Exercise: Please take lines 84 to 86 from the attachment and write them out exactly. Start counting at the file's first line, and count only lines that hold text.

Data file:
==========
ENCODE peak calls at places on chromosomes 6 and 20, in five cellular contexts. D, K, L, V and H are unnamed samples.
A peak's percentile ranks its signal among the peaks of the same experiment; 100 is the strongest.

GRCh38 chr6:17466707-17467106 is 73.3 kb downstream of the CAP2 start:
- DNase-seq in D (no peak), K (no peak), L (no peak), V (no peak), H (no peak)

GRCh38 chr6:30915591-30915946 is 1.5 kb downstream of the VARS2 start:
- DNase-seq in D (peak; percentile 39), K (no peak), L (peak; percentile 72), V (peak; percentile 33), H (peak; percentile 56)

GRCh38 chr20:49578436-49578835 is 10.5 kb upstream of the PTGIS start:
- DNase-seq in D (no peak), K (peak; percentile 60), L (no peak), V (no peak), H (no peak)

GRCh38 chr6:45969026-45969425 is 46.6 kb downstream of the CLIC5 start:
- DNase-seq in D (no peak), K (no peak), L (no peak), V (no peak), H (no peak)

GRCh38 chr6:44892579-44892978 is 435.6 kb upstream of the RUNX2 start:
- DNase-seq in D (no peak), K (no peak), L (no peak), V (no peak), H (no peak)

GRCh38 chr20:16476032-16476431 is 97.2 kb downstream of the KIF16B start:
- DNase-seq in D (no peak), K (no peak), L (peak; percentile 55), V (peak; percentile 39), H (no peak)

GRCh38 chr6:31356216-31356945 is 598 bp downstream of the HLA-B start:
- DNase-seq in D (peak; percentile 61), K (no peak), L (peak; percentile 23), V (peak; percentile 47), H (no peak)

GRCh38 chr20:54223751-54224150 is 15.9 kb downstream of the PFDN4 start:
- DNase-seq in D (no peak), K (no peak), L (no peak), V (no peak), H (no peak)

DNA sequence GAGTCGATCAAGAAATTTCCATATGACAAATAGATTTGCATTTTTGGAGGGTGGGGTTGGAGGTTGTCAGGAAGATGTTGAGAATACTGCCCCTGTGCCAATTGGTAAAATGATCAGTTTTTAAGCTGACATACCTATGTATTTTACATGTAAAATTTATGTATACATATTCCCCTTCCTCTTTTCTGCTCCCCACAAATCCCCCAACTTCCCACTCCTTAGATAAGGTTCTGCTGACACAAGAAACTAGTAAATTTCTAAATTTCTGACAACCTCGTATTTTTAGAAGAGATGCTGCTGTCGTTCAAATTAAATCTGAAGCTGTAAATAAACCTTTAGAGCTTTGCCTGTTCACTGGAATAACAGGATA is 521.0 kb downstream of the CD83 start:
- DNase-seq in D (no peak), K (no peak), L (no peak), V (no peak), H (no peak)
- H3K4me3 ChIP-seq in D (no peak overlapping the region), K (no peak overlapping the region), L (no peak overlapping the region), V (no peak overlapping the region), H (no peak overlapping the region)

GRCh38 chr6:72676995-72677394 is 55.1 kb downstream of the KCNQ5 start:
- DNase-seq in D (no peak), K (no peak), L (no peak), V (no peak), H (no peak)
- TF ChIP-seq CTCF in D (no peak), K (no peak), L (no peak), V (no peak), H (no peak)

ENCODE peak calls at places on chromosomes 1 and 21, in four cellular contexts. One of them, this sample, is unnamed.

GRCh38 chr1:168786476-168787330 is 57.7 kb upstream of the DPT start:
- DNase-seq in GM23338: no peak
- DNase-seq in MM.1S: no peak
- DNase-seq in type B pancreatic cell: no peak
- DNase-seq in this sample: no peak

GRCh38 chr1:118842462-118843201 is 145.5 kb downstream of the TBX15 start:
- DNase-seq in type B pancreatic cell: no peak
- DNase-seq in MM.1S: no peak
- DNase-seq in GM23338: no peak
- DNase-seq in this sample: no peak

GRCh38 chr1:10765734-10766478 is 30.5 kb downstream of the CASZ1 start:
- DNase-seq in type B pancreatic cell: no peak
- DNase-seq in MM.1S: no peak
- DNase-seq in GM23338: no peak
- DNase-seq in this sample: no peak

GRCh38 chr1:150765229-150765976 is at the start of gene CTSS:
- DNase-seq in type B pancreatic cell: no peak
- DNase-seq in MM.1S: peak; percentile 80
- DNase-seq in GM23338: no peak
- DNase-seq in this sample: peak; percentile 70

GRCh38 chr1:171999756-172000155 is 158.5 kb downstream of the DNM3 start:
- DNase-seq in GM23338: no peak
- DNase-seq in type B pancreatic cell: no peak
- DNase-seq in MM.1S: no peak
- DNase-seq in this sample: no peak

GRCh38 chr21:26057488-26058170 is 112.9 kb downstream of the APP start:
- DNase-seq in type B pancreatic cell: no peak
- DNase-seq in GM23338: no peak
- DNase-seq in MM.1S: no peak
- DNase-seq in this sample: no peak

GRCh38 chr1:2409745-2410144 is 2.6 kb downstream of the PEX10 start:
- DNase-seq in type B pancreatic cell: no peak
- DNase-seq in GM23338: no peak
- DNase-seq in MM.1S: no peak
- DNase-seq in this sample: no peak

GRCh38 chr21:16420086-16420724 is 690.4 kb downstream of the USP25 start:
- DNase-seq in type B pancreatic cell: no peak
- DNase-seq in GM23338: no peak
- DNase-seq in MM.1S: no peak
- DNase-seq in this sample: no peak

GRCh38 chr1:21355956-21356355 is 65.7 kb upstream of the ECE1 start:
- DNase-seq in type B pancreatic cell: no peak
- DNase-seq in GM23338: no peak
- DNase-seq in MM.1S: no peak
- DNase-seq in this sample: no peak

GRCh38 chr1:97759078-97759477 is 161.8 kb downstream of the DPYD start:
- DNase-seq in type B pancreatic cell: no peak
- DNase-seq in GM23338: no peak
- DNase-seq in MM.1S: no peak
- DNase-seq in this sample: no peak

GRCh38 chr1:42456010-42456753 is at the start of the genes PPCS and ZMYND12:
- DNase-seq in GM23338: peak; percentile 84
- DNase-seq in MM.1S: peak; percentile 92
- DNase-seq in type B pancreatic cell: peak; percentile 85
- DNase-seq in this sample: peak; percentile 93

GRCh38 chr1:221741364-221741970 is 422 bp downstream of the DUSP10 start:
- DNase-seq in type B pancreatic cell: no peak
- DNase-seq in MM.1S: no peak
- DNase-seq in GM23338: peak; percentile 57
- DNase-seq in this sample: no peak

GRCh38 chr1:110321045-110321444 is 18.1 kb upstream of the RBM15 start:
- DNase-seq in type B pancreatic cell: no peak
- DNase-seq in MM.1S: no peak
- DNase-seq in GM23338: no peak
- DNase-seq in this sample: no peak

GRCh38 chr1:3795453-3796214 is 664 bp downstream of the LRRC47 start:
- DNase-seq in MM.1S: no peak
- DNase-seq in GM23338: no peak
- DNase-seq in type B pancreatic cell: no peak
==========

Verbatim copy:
- DNase-seq in GM23338: peak; percentile 57
- DNase-seq in this sample: no peak

GRCh38 chr1:110321045-110321444 is 18.1 kb upstream of the RBM15 start: